Document Type

Article

Publication Date

8-2014

Abstract

This research explores the impact of gender representation at the state and local levels on redistributive choices. This research also examines whether female officeholders moderate the impact of the local economy and institution on welfare spending. Hypotheses are tested across 58 counties in California over ten years, between 2001 and 2010. According to the fixed effect models, women in state legislature had a positive effect on local welfare spending, while women on county boards had no significant effect. However, a positive moderating effect of women on county boards during economic hardship was found. Three categories of control variables include institutional factors, such as the introduction of Proposition 1A and county home rule; political factors, such as the political preference of each county’s residents and strength of non-profit organisations; and socio-economic factors, such as intergovernmental revenue, unemployment rate and demographics. Counties with more intergovernmental revenue and supporters of Democratic presidential candidates are likely to spend more on welfare services.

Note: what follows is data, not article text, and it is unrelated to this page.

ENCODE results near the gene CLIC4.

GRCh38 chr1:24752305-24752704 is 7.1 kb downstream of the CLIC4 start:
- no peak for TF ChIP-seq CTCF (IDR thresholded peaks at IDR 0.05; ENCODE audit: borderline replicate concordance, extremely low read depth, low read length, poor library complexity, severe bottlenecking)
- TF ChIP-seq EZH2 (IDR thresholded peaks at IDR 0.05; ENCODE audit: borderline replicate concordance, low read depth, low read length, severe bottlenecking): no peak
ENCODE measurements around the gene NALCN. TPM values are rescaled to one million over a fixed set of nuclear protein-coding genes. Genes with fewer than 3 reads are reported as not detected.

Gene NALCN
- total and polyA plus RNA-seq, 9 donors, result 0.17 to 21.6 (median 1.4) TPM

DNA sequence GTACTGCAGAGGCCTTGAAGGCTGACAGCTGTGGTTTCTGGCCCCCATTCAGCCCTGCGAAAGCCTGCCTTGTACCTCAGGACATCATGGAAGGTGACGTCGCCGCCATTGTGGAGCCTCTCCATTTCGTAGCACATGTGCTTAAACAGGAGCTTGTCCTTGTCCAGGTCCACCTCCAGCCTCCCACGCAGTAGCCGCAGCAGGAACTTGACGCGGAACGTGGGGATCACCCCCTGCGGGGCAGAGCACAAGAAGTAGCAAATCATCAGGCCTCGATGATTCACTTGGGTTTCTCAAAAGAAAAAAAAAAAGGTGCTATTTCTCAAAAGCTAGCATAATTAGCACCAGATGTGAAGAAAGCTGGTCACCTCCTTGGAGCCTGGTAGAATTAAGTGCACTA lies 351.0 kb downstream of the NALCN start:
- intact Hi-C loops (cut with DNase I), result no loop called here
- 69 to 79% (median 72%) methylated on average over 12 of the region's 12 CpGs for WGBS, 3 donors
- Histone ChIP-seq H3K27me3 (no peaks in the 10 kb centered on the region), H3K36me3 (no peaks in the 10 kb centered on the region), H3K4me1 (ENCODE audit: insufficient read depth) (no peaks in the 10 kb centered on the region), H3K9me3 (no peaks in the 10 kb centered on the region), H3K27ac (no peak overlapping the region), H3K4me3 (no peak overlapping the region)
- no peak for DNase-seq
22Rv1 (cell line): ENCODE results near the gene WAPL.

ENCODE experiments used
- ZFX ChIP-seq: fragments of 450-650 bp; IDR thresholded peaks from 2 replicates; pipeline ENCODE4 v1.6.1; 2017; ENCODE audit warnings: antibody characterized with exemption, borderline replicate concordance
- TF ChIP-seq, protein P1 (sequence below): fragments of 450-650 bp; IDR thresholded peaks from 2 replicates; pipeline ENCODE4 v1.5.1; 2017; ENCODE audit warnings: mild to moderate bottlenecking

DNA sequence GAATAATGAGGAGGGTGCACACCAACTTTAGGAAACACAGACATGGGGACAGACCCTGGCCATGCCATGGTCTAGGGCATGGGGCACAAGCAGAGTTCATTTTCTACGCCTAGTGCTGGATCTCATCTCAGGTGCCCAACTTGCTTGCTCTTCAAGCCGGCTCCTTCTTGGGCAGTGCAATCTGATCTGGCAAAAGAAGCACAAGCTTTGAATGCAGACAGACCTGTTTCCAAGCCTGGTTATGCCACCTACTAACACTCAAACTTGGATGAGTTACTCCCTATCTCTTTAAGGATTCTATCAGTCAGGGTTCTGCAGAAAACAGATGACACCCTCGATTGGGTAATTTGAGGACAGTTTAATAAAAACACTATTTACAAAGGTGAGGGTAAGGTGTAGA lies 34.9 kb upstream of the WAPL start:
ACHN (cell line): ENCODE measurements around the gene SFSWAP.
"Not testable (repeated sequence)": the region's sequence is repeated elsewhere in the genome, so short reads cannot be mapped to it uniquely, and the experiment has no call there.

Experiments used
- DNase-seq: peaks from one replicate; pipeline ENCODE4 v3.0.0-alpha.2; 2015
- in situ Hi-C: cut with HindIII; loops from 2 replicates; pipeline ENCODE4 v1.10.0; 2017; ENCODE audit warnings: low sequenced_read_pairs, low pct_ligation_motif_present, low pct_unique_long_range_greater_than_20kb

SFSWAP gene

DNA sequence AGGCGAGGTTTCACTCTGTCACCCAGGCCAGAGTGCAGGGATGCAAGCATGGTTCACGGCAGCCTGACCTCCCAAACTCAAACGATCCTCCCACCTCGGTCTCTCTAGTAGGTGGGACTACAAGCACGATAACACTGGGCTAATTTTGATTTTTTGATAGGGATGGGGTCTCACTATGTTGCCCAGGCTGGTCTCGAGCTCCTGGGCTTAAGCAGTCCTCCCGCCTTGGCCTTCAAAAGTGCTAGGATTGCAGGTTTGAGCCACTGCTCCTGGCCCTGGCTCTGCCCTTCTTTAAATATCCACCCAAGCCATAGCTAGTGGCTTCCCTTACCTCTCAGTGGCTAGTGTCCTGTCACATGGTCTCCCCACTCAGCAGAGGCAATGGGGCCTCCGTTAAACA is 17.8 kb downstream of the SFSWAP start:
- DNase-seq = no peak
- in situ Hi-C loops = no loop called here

Copyright Statement

This document was originally published by Cambridge University Press in Journal of Public Policy. Copyright restrictions may apply. doi: 10.1017/S0143814X14000075

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